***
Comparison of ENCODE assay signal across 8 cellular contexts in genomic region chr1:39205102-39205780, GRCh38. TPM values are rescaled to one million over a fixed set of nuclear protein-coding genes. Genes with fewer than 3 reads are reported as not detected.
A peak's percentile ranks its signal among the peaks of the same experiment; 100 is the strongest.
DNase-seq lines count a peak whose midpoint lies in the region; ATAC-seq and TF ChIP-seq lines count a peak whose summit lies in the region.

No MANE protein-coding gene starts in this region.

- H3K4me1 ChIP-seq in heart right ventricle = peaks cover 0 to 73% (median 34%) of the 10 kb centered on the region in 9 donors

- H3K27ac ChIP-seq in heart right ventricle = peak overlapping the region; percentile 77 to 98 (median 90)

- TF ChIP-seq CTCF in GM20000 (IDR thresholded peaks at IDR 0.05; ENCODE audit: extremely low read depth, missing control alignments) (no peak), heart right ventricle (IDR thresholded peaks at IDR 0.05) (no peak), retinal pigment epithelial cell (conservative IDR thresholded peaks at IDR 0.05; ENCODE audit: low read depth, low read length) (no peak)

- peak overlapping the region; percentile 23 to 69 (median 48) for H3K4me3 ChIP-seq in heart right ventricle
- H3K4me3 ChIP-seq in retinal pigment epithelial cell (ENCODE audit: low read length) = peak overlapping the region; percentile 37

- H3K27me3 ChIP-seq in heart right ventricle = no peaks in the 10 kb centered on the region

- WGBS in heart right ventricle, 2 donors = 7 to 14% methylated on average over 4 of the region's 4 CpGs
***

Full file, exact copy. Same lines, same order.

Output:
Comparison of ENCODE assay signal across 8 cellular contexts in genomic region chr1:39205102-39205780, GRCh38. TPM values are rescaled to one million over a fixed set of nuclear protein-coding genes. Genes with fewer than 3 reads are reported as not detected.
A peak's percentile ranks its signal among the peaks of the same experiment; 100 is the strongest.
DNase-seq lines count a peak whose midpoint lies in the region; ATAC-seq and TF ChIP-seq lines count a peak whose summit lies in the region.

No MANE protein-coding gene starts in this region.

- H3K4me1 ChIP-seq in heart right ventricle = peaks cover 0 to 73% (median 34%) of the 10 kb centered on the region in 9 donors

- H3K27ac ChIP-seq in heart right ventricle = peak overlapping the region; percentile 77 to 98 (median 90)

- TF ChIP-seq CTCF in GM20000 (IDR thresholded peaks at IDR 0.05; ENCODE audit: extremely low read depth, missing control alignments) (no peak), heart right ventricle (IDR thresholded peaks at IDR 0.05) (no peak), retinal pigment epithelial cell (conservative IDR thresholded peaks at IDR 0.05; ENCODE audit: low read depth, low read length) (no peak)

- peak overlapping the region; percentile 23 to 69 (median 48) for H3K4me3 ChIP-seq in heart right ventricle
- H3K4me3 ChIP-seq in retinal pigment epithelial cell (ENCODE audit: low read length) = peak overlapping the region; percentile 37

- H3K27me3 ChIP-seq in heart right ventricle = no peaks in the 10 kb centered on the region

- WGBS in heart right ventricle, 2 donors = 7 to 14% methylated on average over 4 of the region's 4 CpGs